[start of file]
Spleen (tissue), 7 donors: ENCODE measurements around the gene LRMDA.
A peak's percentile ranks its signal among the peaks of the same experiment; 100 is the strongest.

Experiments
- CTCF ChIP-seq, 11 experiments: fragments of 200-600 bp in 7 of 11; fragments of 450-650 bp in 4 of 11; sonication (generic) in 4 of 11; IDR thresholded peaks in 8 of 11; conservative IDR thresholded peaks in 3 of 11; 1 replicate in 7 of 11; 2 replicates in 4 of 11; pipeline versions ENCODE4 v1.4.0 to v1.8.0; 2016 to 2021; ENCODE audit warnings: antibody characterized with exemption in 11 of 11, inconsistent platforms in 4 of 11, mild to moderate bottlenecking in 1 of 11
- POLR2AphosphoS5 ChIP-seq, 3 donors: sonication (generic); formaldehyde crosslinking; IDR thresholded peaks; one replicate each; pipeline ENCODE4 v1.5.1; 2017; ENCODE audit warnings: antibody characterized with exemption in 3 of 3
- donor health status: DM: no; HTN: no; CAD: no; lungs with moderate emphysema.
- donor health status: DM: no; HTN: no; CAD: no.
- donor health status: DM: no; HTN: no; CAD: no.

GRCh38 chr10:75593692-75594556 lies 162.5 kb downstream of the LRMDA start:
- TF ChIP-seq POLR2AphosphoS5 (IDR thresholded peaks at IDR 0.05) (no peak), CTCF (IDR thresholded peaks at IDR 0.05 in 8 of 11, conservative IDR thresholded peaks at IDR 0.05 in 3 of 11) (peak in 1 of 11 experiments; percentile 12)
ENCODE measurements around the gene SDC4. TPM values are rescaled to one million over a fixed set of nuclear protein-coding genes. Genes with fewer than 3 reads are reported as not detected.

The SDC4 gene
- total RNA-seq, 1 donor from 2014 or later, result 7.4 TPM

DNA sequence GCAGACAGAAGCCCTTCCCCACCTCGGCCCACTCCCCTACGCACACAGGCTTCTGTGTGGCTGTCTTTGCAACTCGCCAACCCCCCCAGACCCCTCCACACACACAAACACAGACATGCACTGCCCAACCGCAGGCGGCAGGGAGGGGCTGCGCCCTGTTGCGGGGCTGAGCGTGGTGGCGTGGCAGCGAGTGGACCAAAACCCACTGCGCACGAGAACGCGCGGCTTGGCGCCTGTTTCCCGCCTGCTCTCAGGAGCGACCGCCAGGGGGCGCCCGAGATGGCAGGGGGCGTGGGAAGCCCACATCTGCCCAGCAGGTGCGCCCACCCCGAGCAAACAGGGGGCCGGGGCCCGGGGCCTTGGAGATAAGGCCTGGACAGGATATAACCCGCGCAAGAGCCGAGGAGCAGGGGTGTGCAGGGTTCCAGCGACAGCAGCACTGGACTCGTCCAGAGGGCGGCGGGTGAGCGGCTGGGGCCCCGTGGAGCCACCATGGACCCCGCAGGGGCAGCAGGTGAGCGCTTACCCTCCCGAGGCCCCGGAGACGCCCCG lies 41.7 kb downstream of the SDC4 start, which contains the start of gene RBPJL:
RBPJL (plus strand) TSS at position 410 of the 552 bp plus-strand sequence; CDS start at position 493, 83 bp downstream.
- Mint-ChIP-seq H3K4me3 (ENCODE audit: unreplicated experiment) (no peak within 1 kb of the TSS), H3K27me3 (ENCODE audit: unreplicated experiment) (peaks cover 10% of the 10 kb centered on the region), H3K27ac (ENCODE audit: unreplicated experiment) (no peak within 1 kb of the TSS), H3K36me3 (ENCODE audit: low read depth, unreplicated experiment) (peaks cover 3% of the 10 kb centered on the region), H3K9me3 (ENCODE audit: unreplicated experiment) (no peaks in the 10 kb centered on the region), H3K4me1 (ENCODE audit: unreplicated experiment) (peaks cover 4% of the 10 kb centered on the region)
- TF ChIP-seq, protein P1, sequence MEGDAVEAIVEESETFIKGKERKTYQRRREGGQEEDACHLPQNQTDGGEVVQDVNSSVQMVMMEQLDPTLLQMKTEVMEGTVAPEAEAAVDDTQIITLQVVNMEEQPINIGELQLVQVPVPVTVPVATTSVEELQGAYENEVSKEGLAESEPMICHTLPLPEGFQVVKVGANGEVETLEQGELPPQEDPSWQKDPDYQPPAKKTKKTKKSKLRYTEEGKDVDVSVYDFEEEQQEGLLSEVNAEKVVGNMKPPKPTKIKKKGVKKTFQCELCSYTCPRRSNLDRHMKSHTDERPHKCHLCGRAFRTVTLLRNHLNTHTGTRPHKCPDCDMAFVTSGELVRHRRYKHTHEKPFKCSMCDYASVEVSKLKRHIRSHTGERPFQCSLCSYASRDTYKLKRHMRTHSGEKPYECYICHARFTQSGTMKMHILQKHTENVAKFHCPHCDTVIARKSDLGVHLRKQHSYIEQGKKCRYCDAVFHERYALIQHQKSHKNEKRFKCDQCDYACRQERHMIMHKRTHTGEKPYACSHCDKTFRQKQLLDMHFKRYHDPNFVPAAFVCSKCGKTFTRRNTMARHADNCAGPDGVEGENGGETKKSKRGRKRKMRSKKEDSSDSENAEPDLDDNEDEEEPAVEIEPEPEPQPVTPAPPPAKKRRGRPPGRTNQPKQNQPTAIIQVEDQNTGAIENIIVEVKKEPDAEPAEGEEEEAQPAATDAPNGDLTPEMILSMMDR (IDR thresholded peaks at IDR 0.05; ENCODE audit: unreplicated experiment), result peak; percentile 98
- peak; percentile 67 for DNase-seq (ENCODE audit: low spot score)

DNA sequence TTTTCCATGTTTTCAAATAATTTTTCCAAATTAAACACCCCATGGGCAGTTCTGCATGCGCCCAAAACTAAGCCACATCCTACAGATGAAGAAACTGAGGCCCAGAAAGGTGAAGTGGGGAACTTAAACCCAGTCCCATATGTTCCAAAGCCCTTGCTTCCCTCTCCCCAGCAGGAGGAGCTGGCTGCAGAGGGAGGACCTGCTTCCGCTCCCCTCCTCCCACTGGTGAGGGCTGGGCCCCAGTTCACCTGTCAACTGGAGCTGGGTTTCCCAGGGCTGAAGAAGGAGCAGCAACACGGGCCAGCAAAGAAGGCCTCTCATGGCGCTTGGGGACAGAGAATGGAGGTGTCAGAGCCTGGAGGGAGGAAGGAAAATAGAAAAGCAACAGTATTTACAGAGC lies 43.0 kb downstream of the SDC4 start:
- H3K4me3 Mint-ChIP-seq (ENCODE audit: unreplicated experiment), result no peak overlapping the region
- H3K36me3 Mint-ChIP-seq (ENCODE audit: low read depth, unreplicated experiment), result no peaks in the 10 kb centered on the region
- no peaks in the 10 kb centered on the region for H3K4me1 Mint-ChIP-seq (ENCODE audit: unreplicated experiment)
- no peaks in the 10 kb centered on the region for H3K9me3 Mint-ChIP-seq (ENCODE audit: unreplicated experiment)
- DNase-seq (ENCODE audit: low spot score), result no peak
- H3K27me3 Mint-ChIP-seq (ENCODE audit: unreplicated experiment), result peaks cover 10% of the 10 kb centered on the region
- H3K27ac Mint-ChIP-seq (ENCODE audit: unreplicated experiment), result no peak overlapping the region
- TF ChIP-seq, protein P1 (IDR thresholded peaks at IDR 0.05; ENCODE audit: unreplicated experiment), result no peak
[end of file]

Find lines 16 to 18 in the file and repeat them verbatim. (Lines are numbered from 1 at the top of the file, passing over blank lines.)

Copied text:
- Mint-ChIP-seq H3K4me3 (ENCODE audit: unreplicated experiment) (no peak within 1 kb of the TSS), H3K27me3 (ENCODE audit: unreplicated experiment) (peaks cover 10% of the 10 kb centered on the region), H3K27ac (ENCODE audit: unreplicated experiment) (no peak within 1 kb of the TSS), H3K36me3 (ENCODE audit: low read depth, unreplicated experiment) (peaks cover 3% of the 10 kb centered on the region), H3K9me3 (ENCODE audit: unreplicated experiment) (no peaks in the 10 kb centered on the region), H3K4me1 (ENCODE audit: unreplicated experiment) (peaks cover 4% of the 10 kb centered on the region)
- TF ChIP-seq, protein P1, sequence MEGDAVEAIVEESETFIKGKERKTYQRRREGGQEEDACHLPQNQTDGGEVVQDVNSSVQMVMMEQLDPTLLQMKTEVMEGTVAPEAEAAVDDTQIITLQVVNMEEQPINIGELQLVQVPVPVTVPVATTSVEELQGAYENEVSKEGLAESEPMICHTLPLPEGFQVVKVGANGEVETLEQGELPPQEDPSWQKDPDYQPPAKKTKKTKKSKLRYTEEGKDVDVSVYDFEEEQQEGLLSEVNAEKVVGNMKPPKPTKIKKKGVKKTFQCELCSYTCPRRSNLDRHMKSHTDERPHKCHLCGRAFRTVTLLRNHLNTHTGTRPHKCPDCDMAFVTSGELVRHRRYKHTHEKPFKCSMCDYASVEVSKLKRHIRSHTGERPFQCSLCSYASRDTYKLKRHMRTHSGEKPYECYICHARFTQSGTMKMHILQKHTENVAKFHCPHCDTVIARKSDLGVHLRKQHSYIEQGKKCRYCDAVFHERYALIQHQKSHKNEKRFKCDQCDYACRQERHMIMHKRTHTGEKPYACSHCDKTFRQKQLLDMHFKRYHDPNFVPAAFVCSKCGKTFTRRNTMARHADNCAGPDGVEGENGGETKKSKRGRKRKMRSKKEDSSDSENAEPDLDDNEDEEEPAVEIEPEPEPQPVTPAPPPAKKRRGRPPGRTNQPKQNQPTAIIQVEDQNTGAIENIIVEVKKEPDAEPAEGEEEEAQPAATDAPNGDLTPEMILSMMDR (IDR thresholded peaks at IDR 0.05; ENCODE audit: unreplicated experiment), result peak; percentile 98
- peak; percentile 67 for DNase-seq (ENCODE audit: low spot score)